ADB outlines Bangladesh’s future challenges in development effectiveness brief
Senior Correspondent, bdnews24.com
Published: 2017-02-05 23:23:28.0 BdST Updated: 2017-02-05 23:23:28.0 BdST
Bangladesh still faces challenges in creating enough productive jobs to reduce poverty and unlock the country's development potential, the Asian Development Bank (ADB) says in its ‘development effectiveness brief 2017’.
“Easing infrastructure constraints is an important priority. Enhancing the quality of the workforce is another. Other priorities and challenges include improving the business climate and reducing the costs of doing business,” it pointed out as the future challenges of Bangladesh.
The report released on its website also acknowledged Bangladesh’s socio-economic gains with a steady rise in its gross domestic product, boost in social development, and meeting the Millennium Development Goal of halving the incidence of poverty in 1990–2015.
Bangladesh is one of the largest recipients of the concessional loan of the Philippine-based lender.
As of December 2016, ADB’s cumulative assistance for Bangladesh amounted to $18.3 billion for 265 loans and $249.5 million for 419 technical assistance projects.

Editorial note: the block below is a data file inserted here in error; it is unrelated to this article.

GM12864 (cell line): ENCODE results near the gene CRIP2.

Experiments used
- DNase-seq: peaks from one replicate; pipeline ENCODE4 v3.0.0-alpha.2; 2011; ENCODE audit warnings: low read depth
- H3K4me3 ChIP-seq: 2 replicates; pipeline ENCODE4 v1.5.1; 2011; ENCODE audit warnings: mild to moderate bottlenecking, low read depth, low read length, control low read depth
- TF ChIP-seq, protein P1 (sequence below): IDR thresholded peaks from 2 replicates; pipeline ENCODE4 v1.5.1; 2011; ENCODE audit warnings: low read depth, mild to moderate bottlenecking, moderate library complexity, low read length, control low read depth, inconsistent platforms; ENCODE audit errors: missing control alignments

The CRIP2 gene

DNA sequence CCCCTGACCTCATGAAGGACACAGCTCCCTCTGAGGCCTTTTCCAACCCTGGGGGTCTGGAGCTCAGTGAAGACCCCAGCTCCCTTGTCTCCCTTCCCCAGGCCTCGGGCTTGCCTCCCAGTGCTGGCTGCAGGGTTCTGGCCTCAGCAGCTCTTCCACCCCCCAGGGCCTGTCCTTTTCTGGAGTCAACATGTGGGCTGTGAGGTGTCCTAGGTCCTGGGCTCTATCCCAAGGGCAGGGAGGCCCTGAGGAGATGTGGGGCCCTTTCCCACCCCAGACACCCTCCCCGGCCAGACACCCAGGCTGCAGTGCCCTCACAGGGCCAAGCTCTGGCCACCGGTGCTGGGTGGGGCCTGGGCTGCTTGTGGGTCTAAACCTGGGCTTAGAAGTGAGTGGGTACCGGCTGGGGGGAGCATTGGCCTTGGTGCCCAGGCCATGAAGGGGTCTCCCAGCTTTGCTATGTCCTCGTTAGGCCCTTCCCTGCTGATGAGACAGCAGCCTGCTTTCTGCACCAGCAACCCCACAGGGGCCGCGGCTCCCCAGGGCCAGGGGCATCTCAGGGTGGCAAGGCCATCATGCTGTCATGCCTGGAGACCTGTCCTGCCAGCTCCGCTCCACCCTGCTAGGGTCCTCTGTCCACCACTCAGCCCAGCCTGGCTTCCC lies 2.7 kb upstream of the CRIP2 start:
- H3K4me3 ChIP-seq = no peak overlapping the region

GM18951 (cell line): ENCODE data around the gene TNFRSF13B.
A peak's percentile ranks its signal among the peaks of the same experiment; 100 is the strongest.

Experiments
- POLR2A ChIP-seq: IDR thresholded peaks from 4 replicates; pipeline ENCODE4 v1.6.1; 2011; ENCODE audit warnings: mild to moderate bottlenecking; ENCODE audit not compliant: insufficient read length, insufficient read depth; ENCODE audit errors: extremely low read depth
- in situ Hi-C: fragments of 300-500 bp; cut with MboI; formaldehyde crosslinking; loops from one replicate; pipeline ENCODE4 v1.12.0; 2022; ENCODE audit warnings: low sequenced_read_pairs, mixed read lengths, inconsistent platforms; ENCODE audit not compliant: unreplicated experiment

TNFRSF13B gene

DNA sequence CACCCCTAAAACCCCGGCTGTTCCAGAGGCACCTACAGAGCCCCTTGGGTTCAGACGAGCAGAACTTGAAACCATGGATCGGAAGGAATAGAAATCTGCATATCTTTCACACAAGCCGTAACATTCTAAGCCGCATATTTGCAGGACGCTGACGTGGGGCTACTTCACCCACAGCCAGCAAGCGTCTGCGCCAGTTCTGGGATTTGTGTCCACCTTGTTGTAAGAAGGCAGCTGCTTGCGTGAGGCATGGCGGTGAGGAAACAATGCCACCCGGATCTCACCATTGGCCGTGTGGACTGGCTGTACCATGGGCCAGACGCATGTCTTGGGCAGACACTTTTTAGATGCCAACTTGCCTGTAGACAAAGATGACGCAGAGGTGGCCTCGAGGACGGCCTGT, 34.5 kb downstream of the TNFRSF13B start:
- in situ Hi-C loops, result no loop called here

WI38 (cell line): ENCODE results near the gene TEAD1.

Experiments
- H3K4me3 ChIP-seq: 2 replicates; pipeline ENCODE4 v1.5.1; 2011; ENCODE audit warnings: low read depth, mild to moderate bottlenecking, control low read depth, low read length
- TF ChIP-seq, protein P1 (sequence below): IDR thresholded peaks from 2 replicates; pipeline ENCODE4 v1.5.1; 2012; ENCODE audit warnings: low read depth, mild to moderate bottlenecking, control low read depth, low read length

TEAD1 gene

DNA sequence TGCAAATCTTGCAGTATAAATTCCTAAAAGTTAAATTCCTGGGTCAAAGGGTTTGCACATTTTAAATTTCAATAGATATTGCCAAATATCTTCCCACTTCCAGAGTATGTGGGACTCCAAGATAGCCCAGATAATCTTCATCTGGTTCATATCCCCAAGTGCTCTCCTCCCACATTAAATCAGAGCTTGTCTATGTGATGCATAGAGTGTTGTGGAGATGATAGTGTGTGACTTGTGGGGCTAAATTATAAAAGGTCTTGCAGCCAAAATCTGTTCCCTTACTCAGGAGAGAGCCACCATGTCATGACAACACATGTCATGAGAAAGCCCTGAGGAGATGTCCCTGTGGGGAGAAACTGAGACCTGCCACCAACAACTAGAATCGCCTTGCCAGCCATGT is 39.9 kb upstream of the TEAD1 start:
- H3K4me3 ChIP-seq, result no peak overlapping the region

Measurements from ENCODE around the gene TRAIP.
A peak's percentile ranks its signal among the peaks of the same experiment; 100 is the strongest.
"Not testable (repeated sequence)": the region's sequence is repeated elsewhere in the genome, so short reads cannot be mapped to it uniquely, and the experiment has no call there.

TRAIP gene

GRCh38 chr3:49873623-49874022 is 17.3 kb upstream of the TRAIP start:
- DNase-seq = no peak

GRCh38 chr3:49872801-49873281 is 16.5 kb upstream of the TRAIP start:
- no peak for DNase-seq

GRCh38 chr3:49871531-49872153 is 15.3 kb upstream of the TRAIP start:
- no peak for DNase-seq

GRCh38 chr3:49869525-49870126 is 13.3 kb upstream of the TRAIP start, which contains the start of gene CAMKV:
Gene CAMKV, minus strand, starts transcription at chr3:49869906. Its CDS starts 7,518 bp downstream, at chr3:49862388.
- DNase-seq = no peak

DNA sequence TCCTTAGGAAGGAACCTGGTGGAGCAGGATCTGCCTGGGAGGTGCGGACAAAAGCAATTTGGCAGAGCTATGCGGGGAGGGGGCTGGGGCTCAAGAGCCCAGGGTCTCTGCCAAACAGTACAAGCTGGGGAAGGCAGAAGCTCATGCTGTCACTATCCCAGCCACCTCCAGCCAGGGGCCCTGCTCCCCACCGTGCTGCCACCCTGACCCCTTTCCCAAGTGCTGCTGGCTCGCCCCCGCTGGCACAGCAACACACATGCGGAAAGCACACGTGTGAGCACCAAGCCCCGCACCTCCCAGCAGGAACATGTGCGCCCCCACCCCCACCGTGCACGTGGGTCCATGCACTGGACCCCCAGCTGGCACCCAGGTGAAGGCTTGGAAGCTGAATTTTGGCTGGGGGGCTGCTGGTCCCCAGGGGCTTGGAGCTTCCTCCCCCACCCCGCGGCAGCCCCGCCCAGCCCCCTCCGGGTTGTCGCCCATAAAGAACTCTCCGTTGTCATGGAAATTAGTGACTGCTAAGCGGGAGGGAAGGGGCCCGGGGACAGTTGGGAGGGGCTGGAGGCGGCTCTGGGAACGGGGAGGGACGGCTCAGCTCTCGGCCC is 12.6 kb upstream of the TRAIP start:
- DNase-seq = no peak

Bangladesh reached a lower-middle-income status in July 2015, on the strength of an annual economic growth rate of 6 percent and above during the fiscal year 2011 to the fiscal year 2015.
“Growth was fueled mainly by a rise in readymade garment exports, overseas workers' remittances, and domestic consumption. In the past two decades, growth was steady and inclusive, creating jobs for low-skilled workers and women,” according to ADB.
“A large increase in food production together with a sharp decline in population growth led to higher food availability per capita”.
As future challenges, the report also identified that mobilising the large amounts of financing needed for physical and social infrastructure, including through private investments and public–private partnership is also a “priority”.
“Ensuring environmental sustainability and climate resilience is a major challenge as well”.
The ADB will finance priority investments in energy, transport, and urban infrastructure and in human capital development to diversify the economy and release long-term growth potential in 2016–2020.
Such support will also help make growth more inclusive by accelerating rural and regional development, says the brief.
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